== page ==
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Amber Paulen

Sex in Italy

Last week Simon’s dad took us for lunch at the café in the centro storico of Formello. The lunch was tasty; I had a pasta fredda. To follow we had an espresso at the counter. It was there she accosted me, trying to sell me some fancy American type coffee with her prominent cardboard breasts. Coffee? Those don’t look like coffee to me. On our way out Simon’s dad told us that Odilla (Simon’s mom) had asked why they don’t remove that advertisement—advertisement, even, is a questionable word.

“I know,” the young girl replied. “She looks like a cow.”

Earlier that week at the post office, four cardboard breasts tried to convince me to buy something I don’t need. Their smiles were like conmen’s smiles and I wondered as I waited, who else could see through their lies.

Lie #1: Those bodies and faces are real bodies and faces.

Lie #2: I need what cardboard is trying to sell.

Deeper than the lies, more potent, rises anger. An anger I have felt for a lot of my conscious life, an anger that often feels like shame and because of that I have let it eat away at me. Shame because I am always conscious of the caricature, the joke, being played out on the female body.

For whose body is that cardboard figure’s? The model’s? Barely: she has sold it, a commodity. Once sold then disfigured and transformed by clicks of a mouse under the influence of prominent cultural “norms.” My body? Hardly. A parody of my body, yes; but not my body for I have the audacity to believe that my body is a personal thing. Women’s bodies in general? Maybe now I’m getting hotter. Even more than a woman’s body it is a VALUE. A VALUE that doesn’t have to be advertised to be sold for it is pressed onto one day-in, day-out. A VALUE to be impressed on all women, all men and all children who pass life-size cardboard by.

That’s not cardboard anymore.

That VALUE inflicts me with the ridiculous caricature of how I should be.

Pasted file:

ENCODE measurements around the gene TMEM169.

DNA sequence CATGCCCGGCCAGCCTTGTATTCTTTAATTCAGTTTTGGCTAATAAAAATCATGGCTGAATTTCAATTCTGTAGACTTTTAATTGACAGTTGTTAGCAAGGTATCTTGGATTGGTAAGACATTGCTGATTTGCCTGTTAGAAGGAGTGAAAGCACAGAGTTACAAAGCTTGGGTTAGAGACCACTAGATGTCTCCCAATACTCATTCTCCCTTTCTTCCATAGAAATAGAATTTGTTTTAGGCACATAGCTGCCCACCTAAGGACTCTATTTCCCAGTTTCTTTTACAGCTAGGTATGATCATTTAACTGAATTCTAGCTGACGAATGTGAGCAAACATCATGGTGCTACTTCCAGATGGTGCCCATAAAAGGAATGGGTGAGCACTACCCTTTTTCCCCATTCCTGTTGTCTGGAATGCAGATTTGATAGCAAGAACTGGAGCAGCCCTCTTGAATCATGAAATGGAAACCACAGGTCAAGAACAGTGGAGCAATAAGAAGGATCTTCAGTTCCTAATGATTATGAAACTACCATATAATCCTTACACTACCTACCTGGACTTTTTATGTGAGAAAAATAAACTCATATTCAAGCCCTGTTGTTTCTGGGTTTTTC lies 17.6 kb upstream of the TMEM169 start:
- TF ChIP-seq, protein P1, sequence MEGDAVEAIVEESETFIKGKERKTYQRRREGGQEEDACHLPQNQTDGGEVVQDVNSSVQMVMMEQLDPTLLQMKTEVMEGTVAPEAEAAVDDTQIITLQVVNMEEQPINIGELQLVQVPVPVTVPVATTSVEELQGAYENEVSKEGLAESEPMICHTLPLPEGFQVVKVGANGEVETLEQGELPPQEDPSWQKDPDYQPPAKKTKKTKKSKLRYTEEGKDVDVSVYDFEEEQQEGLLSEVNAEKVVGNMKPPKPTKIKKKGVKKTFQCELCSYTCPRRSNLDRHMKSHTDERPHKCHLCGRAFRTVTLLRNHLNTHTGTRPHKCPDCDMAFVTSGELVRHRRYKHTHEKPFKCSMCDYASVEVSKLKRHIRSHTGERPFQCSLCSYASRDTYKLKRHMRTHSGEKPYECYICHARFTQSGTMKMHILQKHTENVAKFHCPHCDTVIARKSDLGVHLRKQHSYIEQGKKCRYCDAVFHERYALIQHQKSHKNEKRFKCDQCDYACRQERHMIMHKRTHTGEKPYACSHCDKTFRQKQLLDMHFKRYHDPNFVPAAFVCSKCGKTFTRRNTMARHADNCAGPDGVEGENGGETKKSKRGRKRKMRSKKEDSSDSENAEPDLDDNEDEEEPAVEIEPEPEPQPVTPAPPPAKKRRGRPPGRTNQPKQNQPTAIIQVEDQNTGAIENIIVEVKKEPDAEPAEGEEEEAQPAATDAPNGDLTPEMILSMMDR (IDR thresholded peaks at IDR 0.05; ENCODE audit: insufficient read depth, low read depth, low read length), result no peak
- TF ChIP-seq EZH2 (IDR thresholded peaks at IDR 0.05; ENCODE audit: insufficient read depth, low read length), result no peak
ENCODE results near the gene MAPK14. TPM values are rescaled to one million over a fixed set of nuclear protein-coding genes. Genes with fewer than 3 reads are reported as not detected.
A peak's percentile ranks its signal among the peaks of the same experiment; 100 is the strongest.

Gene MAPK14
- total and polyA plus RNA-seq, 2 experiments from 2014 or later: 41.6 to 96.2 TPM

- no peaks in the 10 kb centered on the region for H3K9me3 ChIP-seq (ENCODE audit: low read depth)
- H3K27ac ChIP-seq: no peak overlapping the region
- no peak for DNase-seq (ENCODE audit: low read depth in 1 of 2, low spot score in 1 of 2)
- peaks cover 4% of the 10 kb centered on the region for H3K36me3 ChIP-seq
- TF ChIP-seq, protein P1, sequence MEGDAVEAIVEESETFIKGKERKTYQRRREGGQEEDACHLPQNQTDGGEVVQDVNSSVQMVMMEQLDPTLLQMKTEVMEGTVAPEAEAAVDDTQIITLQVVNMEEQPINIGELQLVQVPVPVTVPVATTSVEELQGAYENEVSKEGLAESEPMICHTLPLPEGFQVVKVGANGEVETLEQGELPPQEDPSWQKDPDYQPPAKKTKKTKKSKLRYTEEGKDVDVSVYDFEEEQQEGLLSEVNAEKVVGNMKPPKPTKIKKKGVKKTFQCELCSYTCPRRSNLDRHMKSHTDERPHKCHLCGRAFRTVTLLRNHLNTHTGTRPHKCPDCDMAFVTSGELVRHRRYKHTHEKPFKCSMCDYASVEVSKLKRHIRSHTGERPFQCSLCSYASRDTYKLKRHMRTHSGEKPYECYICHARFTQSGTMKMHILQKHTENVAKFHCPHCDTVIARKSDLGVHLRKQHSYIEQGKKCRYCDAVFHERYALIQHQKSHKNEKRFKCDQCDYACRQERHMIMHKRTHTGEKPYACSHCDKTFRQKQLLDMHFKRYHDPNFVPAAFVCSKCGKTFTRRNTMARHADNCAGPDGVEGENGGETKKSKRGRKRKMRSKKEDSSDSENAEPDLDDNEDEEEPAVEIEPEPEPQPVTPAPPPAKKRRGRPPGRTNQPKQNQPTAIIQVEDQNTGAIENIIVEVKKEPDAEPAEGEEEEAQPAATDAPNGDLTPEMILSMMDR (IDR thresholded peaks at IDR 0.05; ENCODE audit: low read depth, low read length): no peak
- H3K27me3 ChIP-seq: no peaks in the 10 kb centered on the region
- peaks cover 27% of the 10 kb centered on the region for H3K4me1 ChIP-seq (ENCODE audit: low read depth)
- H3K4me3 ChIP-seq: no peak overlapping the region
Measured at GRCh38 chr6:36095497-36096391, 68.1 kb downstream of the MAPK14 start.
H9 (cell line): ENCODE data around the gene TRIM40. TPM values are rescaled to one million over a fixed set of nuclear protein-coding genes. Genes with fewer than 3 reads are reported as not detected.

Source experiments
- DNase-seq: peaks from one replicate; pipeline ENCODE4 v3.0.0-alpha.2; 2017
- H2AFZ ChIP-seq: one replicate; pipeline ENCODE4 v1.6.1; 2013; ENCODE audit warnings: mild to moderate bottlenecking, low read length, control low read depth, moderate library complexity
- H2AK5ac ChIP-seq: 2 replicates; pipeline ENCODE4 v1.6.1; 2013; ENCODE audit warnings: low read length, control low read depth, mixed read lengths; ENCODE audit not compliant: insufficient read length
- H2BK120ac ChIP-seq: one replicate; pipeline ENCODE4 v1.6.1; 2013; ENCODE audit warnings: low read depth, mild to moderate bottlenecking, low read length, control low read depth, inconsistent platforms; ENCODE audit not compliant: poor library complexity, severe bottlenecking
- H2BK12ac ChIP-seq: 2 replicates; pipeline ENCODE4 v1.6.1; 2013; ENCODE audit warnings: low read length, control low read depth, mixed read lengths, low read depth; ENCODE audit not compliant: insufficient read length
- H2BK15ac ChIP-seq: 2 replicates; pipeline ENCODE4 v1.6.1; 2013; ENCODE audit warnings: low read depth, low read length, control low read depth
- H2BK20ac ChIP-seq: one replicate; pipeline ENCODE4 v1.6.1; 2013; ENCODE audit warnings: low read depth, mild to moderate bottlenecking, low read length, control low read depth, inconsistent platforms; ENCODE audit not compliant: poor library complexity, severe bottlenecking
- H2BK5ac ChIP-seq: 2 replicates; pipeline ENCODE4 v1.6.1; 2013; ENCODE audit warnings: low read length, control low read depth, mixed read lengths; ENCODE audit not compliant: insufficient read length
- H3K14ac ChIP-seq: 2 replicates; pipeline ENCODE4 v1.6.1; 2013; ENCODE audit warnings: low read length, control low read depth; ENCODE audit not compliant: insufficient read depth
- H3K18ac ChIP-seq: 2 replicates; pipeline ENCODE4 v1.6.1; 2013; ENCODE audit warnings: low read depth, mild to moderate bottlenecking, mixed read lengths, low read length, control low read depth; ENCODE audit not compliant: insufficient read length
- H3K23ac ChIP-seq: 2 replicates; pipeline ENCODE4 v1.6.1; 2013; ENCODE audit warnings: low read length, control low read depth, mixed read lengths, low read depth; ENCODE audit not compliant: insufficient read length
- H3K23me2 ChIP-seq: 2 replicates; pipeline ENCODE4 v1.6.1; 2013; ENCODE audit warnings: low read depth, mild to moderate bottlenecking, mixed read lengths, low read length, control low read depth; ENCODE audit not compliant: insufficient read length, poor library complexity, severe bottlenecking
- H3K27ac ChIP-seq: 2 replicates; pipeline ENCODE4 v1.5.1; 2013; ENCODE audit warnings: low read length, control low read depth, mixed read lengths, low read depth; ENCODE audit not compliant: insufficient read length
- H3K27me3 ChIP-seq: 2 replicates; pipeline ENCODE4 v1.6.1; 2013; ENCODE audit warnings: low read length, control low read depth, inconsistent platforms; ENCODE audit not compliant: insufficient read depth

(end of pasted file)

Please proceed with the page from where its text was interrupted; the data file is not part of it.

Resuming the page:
Some may think it’s as easy as averting the eyes or being more intelligent to avoid such ploys of “advertising.” But it’s not. I can no more avoid that VALUE being pressed down on me as I can no more avoid the eyes that press that VALUE onto me in the street. All I can do is be conscious of it: know that it hurts.

Why is that advertisement there, or anywhere, when at least most of half of the population is made to hurt by it? I’m sure that if you explained it rationally enough, men too would agree—besides those guys so enamored by their imagined-to-be-potent masculinity.

Which brings me to my title: Sex in Italy. This was a poster Simon and I saw while walking near Circo Massimo in Rome. Sex in Italy as defined by this poster: two full breasts for each butt-ugly man. Sex in Italy defined by those veline TV shows: young and naive girls glorifying the objectification of their bodies through choreographed song and dance. Women! Ha! Where are the women? Am I not looking close enough? I’ve always thought women to be people of agency, not puppets on imaginary strings. It’s as if Italy refuses to acknowledge that women exist.

Italy, the only country that had a porn star in parliment and an embellished female terrorist (read: womanizer) as its prime minister. Now I’m not even sure if sex exists in Italy; in Italy all they’ve got is caricature.


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